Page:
Archives for posts with tag: Meetings

Space is almost infinite. As a matter of fact, we think it is infinite. – Dan Quayle

I recently had a discussion with a colleague about getting things done between meetings.  The challenge we discovered was two-fold:

  1. We have all the work that is part of our day-to-day responsibilities – for purposes of this post I’ll call this day-work.
  2. We have all the work that is produced as outputs from the meetings we attend and/or facilitate – I’ll call this meeting-work.

We both were faced with the fact that we participated in a lot of meetings. [Note: for purposes of this post let’s assume that these meetings are meaningful and need to take place.]

While in our meetings our day-work was not getting done. At the same time many of the meetings were creating new work: next actions, new problems, etc. So we now had meeting-work  to accomplish.  When we arrived back at our desks we were faced with the dilemma of getting our day-work and meeting-work completed in the space left between meetings. Sound familiar?

We thought of some tips that might be helpful:

  • Get next actions right: Be sure any next actions that are identified in the meeting are specific, actionable, have an owner, a due date, and who gets the report out of the results.   Honestly, I do not always get this one right and our teams end up with ambiguous actions that when reviewed later are met with confused stares. This way the meeting work can at least be clear and unambiguous and won’t require too much investigation time.
  • Build meeting processes that complete the work for you: When facilitating, I try as much as possible to build meeting processes that result in final product for the group. This means that at the end of the meeting the desired meeting deliverables should be as close to their final form as possible. When done well, this will minimize your post-meeting work.
  • Schedule your meeting work time: As hard as you try to minimize post-meeting work as mentioned above, we often have work to complete as outcomes of our meetings. Use your calendars to hard-schedule that time in to complete the work. This could include 30 minutes prior to the meeting to ensure that you are well prepared for the meeting and 30 minutes post meeting to process the output, get a start on next actions, or schedule future time to handle the work.

What ideas do you have for creating space for meeting work?

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While driving in to work today I was hit again (and again) by the fact that many of us operate from a set of disparate ground rules.

For example, while two lanes are merging into one, my ground rule is that we take turns. One car from lane 1, one car from lane 2, and so on.  This morning (and other mornings) I observed that other people have different ground rules – or at least a different understanding of how the rules operate.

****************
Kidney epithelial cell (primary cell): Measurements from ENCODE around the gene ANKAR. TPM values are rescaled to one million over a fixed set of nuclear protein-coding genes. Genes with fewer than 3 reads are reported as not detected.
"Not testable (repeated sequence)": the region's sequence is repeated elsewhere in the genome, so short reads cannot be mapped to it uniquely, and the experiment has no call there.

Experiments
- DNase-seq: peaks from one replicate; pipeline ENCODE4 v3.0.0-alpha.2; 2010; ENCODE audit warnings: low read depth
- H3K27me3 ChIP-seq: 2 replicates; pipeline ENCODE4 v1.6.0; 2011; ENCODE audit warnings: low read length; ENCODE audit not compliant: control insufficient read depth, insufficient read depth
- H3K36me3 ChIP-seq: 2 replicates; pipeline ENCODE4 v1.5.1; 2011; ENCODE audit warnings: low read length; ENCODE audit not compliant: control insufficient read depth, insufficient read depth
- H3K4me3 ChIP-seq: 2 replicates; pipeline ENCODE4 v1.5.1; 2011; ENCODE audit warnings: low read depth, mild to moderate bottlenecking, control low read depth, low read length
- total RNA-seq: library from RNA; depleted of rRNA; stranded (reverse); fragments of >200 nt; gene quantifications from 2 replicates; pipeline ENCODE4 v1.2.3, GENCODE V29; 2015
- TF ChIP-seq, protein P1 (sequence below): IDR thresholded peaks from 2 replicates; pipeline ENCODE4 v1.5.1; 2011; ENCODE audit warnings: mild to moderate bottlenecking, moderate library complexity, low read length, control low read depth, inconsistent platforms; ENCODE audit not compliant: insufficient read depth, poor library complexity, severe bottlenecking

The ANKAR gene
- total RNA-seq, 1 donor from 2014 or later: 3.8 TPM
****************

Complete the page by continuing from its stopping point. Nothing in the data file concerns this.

One opposing view is “If there is a pause in the action I will try to fit my car in the lane whether it is my lane’s turn or not.”  Yet another is, “I will wait until there is an ocean’s width of space so as not to disturb the magnetic field resonance surrounding my car.”

Many other examples exist in real life:

  • 15 item express lane
  • 4 way stop signs
  • No turn on red
  • No left turn
  • No stopping
  • No talking during the movie
  • No cell phone use

Everyone applies there own interpretations to the rules. So…why the post?

The reason is you may want to take this same set of paradigms and challenge the assumptions that underlie the ground rules from which your teams operate. Ask yourself:

  • Are your team’s ground rules been written down\agreed upon?
  • Are they understood by all? Really understood?
  • Have any assumptions about the rules been tested?
  • Do you review them at each meeting?
  • Does the team take responsibility for them?

This weekend I participated as a volunteer facilitator at one of the largest townhall meetings ever held in the US – over 3500 participants in 60 cities, hundreds of facilitators, taking place over 6.5 hours! The topic of discussion was the US Economy and Budget. The goal – listen to facts, discuss our differences, and come to a majority decision on a number of choices aimed at reducing the budget by $1.2 trillion.

The experience was amazing. First, the organizational and logistic planning was impressive and well executed. Second, working with a table truly diverse in age, gender, race and income proved to me that we can come together, listen to each other, make decisions that benefited an entire society and not just ourselves. I had participants who were able to listen to the stories told by others and change their views in the moment on sensitive topics, including healthcare, social security and spending on defense.

Here are the stats on the diversity of the participants. I encourage you to visit the link above, learn more about how democracy can really work, and think about how you can bring the “voice of the people” into your business, community, home.